Scientists are currently testing out a new drug that could help prolong the lives of women with ovarian cancer.
The drug, codenamed CNTO328, has been trialled at the centre for Experimental Cancer Medicine – part of Barts and the London School of Medicine and Dentistry. So far the results are pleasing.
A group of 18 women with ovarian cancer were given the drug in 2007. Eight found that their tumours had stabilised or shrank – seven of those eight are still alive.
Researchers also found that the drug did not produce side effects caused by chemotherapy such as hair loss, vomiting and fatigue.
Prior to this medical breakthrough, no new treatment has been introduced for the disease for more than a decade.
Professor Iain McNeish, a professor of gynaecological oncology at Barts hospital in London and chief investigator of the trial, told The Guardian:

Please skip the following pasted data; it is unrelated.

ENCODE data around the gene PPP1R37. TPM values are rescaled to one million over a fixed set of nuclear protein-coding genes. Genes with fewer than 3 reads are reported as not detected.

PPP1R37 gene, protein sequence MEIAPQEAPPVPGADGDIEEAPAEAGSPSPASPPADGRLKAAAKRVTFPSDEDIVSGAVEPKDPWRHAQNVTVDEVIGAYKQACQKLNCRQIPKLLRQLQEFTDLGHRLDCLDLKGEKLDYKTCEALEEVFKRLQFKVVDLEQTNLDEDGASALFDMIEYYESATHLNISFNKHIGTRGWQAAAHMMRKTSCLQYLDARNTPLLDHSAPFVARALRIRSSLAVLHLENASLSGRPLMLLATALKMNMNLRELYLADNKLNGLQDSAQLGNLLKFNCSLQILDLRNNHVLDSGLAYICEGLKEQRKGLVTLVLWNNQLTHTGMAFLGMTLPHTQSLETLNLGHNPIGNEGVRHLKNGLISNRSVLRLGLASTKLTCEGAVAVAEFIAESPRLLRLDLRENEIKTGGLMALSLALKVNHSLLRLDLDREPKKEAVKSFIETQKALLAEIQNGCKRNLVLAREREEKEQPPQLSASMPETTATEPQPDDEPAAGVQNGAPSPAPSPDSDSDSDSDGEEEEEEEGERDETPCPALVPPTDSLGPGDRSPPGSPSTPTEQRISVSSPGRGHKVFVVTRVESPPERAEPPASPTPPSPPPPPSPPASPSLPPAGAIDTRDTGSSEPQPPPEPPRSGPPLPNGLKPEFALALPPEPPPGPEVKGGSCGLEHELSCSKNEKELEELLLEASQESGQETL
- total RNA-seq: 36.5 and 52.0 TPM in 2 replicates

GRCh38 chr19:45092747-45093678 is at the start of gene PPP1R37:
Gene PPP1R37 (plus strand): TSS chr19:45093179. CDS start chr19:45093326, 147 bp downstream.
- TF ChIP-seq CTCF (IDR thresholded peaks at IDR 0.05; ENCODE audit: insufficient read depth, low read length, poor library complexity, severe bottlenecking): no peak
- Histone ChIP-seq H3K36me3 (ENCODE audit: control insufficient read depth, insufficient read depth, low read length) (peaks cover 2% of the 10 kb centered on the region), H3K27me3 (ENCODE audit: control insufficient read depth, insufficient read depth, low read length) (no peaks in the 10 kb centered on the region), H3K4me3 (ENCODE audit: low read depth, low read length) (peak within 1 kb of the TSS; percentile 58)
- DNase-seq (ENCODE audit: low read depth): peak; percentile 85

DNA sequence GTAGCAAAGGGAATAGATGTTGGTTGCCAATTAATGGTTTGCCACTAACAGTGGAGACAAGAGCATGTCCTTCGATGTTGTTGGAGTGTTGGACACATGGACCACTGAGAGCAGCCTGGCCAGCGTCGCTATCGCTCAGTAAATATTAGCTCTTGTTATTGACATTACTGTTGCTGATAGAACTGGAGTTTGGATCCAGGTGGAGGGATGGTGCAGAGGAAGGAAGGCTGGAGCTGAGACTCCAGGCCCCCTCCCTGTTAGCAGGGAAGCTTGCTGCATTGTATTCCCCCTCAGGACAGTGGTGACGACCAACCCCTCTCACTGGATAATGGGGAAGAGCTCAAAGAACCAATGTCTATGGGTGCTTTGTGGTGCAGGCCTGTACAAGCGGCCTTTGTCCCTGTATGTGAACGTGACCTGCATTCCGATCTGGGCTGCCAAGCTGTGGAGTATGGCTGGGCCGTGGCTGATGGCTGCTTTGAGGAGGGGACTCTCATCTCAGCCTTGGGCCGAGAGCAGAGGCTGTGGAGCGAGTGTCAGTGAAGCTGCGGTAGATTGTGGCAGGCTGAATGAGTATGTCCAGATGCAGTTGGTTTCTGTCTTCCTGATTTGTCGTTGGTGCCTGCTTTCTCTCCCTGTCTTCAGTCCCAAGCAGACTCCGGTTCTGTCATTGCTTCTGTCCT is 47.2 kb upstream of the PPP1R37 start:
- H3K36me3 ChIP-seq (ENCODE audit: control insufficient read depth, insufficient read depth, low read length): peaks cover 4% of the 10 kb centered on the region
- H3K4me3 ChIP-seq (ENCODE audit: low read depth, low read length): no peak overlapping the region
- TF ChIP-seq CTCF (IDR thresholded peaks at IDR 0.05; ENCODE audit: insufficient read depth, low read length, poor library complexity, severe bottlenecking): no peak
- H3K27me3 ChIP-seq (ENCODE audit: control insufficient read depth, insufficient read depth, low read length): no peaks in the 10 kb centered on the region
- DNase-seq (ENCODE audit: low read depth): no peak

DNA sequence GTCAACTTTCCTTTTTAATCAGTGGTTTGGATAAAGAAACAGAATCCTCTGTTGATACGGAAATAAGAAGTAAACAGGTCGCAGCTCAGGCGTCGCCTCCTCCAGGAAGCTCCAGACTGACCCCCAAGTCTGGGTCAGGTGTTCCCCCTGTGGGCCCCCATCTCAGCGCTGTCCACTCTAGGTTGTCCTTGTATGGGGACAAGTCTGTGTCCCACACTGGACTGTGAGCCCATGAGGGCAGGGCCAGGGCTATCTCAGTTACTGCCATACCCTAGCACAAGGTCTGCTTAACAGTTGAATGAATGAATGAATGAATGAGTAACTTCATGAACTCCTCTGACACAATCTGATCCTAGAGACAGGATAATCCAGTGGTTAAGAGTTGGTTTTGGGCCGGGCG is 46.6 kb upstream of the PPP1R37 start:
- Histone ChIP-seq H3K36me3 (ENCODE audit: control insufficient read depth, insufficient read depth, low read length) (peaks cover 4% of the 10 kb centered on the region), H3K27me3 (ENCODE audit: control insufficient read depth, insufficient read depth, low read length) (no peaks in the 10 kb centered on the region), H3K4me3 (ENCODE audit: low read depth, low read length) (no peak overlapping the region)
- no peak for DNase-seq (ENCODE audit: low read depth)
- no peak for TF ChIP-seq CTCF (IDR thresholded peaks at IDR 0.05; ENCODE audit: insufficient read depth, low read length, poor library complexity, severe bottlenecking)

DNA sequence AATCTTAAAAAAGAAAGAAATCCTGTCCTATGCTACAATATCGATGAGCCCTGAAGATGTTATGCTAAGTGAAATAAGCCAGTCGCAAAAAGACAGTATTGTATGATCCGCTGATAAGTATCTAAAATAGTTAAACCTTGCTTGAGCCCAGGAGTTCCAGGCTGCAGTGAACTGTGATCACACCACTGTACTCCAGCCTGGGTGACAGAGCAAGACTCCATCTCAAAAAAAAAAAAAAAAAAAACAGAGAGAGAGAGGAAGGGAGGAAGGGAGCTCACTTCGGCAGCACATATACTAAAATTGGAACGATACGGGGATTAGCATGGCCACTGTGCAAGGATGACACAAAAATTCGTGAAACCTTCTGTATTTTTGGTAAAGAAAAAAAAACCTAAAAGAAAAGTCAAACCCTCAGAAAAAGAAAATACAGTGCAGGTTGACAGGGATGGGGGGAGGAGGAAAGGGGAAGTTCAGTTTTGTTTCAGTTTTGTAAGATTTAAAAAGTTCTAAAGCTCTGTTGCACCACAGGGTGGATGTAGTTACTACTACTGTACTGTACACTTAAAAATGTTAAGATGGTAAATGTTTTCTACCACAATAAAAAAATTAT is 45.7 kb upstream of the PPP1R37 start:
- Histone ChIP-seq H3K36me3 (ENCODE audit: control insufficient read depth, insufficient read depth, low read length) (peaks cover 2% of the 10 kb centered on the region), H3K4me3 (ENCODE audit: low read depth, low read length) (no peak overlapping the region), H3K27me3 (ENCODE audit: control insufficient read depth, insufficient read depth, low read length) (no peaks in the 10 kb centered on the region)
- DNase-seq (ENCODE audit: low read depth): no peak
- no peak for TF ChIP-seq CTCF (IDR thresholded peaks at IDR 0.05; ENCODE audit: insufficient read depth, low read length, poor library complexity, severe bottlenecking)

"The results are promising ... The hope with this group of patients was to slow down the progress of their ovarian cancer, improve the quality of their life and possibly make them live longer.
"We have been quite successful in doing that. If this becomes a treatment, this is a whole new approach to treating ovarian cancer."
FemaleFirst: Fiona Haran